[PYTHON-CRYPTO] Erasing strings from memory?
jeremy at alum.mit.edu
Tue Nov 12 18:53:57 CET 2002
>>>>> "PS" == Paul Swartz <z3p at TWISTEDMATRIX.COM> writes:
>> Good point. Check that refcount==1 before actual memset. /r$
PS> I don't know. I liked that the old code cleared all the
PS> references to the string so I don't have to worry about
PS> misc. references sitting around keeping this string in memory.
PS> Does python really care if strings change on it?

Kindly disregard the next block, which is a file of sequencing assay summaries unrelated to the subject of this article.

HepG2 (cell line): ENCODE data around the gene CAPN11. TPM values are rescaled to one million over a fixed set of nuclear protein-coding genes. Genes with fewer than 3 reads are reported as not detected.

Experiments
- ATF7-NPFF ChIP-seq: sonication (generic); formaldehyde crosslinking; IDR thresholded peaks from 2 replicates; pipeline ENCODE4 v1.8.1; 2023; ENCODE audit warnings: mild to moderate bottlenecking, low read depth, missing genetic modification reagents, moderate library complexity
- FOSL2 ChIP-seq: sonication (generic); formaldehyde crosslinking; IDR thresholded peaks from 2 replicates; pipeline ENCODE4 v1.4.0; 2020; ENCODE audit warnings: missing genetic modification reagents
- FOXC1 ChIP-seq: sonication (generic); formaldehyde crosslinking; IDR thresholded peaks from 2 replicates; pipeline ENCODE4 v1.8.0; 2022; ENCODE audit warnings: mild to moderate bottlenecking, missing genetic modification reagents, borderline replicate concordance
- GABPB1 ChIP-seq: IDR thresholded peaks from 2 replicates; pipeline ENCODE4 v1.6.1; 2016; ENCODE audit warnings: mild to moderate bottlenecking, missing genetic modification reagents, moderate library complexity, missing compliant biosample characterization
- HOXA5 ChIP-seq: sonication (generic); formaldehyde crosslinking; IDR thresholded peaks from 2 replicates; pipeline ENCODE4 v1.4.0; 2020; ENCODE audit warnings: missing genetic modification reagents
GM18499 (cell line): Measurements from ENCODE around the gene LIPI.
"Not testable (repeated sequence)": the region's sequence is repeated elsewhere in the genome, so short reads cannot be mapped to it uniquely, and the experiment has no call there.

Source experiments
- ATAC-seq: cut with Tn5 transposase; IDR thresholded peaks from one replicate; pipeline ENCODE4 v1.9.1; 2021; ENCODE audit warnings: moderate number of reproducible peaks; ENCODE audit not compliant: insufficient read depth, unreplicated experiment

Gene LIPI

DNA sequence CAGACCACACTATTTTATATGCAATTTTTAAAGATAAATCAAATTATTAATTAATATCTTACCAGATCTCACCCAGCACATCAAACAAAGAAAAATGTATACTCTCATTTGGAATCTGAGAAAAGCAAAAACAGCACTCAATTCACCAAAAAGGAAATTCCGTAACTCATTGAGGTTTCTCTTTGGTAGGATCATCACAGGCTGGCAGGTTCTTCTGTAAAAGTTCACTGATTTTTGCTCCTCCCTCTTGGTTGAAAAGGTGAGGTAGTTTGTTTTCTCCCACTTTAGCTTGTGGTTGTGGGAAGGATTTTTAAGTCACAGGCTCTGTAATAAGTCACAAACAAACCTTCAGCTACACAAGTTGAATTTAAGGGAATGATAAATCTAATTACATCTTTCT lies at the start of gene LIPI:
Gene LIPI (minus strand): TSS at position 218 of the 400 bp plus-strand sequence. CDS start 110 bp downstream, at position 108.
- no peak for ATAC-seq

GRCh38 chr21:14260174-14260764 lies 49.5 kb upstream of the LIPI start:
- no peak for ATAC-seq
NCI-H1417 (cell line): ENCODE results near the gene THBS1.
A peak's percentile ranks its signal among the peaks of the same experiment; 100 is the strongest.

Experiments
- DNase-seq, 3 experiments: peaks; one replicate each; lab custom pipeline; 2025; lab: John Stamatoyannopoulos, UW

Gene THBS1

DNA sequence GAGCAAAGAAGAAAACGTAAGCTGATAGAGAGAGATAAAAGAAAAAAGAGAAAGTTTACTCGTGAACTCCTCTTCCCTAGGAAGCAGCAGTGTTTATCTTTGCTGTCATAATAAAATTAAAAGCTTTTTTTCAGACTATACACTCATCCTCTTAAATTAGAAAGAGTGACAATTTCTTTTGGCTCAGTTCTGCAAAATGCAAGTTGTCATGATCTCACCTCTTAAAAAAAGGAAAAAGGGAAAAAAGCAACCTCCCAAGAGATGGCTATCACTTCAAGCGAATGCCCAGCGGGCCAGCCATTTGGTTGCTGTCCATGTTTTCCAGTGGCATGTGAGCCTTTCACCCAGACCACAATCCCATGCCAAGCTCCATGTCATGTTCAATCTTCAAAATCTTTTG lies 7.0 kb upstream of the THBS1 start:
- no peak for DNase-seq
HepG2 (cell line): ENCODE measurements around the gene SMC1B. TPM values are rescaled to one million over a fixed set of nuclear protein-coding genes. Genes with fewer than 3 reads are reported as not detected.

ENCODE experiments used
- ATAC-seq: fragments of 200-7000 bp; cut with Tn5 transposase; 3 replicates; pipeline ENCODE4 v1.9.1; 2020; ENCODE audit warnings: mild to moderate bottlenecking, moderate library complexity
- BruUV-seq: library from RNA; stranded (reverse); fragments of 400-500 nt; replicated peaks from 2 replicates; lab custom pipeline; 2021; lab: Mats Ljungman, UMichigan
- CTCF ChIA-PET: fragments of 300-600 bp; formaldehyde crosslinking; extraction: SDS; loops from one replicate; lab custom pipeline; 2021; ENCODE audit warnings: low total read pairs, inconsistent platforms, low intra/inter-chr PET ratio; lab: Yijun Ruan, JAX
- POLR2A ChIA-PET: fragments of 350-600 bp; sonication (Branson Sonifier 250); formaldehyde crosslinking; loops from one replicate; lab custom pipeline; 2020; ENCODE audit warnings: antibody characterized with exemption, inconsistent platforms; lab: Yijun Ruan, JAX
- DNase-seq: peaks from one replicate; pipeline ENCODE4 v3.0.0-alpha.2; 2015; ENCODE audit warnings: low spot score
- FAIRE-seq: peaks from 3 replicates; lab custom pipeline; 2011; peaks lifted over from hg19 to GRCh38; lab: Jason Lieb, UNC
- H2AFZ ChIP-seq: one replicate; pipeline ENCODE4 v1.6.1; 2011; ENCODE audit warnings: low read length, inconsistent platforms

Yes. Python depends in a lot of ways on strings being immutable. If
the string gets stuffed in a dictionary and you modify it, you'll get
unpredictable results. The string can also be interned. You can't
modify a string in the intern table.
I think the test for refcount==1 isn't sufficient. I wrote a zap
module a couple of years ago that did much the same thing. (Not sure
what happened to the code.) It's almost impossible to call a function
to zap a string and have it's refcount be 1. The mere fact that it is
on the call stack will add at least one reference.
I think the solution is to verify that it is not interned (ob_sstate),
then recalculate the hash after zapping the string.
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